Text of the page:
If you get a liability claim from an Uber user to your adjuster... they should be able to deny your claim.
A lie on your insurance application is an easy denial path for the carrier. Oh, and they'll accept your premium during that time. It's playing with fire.
edit: I just checked my geico policy information. They're already on it, as of my may 2014 policy renewal:
14. Personal vehicle sharing program means a business, organization, network
or group facilitating the sharing of private passenger vehicles for use by
individuals or businesses.
18. There is no coverage under this Section for any person or organization
while any motor vehicle is operated, maintained or used as part of personal
vehicle sharing facilitated by a personal vehicle sharing program.
So, they could deny coverage based on the details of your policy and the facts of the situation. Read carefully. Interpret broadly. When investigating the claims, they will inquire about the affiliations of the riders in the vehicle. I can imagine an Uber driver, with their riders holding their necks, running around saying, "When you talk to my insurance adjuster about this, I need you to lie or we all get nothing."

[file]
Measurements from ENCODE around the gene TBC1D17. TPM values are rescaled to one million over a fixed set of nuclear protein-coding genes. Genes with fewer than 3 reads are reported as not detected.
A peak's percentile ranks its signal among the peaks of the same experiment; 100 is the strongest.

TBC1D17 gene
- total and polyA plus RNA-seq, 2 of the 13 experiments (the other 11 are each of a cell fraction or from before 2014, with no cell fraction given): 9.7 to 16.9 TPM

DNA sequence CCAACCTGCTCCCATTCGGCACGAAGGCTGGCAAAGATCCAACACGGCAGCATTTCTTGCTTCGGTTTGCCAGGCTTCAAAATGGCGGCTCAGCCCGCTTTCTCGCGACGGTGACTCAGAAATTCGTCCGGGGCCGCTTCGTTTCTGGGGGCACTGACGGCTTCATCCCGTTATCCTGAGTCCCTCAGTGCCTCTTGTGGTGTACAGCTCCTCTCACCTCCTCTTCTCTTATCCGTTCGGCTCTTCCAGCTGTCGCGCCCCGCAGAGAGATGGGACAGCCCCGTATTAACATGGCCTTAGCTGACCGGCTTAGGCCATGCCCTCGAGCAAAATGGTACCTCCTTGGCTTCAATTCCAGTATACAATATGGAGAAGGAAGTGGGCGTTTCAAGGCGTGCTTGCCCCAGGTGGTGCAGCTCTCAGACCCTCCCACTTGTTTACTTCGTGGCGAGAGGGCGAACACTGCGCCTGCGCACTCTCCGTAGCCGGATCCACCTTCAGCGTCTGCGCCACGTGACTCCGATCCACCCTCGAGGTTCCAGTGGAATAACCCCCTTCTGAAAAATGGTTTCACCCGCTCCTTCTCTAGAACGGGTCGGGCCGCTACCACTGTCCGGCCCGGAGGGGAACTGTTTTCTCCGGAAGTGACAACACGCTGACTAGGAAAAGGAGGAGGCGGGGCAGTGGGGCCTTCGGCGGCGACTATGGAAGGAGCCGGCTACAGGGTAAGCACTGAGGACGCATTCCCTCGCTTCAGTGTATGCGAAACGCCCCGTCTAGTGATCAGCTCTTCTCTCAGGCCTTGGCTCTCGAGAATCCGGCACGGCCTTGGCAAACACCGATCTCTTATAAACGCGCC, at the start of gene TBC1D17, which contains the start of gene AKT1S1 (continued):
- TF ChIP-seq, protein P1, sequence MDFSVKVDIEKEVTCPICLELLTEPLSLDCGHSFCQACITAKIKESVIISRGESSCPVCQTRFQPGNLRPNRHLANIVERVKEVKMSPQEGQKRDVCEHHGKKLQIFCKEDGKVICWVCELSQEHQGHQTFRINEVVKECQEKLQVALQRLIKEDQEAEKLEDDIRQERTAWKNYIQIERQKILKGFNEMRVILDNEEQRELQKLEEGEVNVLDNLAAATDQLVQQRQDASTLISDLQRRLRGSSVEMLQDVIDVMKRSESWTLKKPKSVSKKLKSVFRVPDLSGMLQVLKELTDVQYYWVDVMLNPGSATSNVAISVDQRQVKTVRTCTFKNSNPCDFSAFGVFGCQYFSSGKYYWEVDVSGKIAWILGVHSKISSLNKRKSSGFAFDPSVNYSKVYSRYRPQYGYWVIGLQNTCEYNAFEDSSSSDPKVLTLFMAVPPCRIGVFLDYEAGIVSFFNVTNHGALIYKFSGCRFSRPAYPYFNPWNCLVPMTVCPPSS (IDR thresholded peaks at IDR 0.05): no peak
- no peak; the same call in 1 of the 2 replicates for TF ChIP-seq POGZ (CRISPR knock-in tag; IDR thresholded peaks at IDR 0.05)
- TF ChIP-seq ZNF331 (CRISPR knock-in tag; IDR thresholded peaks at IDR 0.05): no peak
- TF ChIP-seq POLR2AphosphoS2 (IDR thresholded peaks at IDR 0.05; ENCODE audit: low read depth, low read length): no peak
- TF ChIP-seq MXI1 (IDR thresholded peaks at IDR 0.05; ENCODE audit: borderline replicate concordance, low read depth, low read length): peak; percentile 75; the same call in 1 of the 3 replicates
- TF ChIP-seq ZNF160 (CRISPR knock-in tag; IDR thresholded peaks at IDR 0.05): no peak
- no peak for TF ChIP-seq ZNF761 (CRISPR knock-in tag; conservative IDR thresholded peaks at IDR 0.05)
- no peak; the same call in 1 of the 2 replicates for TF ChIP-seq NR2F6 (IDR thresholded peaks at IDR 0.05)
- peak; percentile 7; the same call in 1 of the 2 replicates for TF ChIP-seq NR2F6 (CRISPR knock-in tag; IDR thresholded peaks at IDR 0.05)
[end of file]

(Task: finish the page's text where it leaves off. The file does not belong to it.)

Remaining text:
That would then be insurance fraud at a whole other level.
Insurance companies have been at policy fraud and claim denial for as long as auto insurance has been available.
Given odd situations with large payouts at stake, we'll be reading about subpoenas for user info from Uber or telecoms at some point. The meta-data of your fare(s) could be pretty damning.
Uber seems that it is not being responsible to its drivers or customers in this regard. Uber will feasibly need to not only buy a fleet of their own cars, they'll have to backstop claims for their drivers. They'll be a regular OLD taxi company with an app.
Oh wait... they are already doing this:
Their spin on this is interesting. I'd like to see feedback from a couple carriers.
Oh, we have that too...
[quote]In a filing with the California Public Utilities Commission in 2012, the Personal Insurance Federation of California, an industry group made up of State Farm, Farmers, Progressive, Allstate, Liberty Mutual, Mercury and Nationwide, said it asked its members to determine how they would treat liability claims in ride-service accidents.
In response to the Commission’s inquiries, we surveyed our members regarding coverage issues in the above described situations. It appears that the industry standard for personal auto insurance policy contracts is to exempt from insurance coverage claims involving vehicles used for transporting passengers for a charge. Thus, in situations where a vehicle is insured as a private vehicle and is used to transport passengers for a fee, no insurance coverage would exist…
and now grand entry of a police doing traffic stop on a UberX/Lyft car with a fare - no coverage at that moment , i.e. driving without insurance....
what does, on a mac, is
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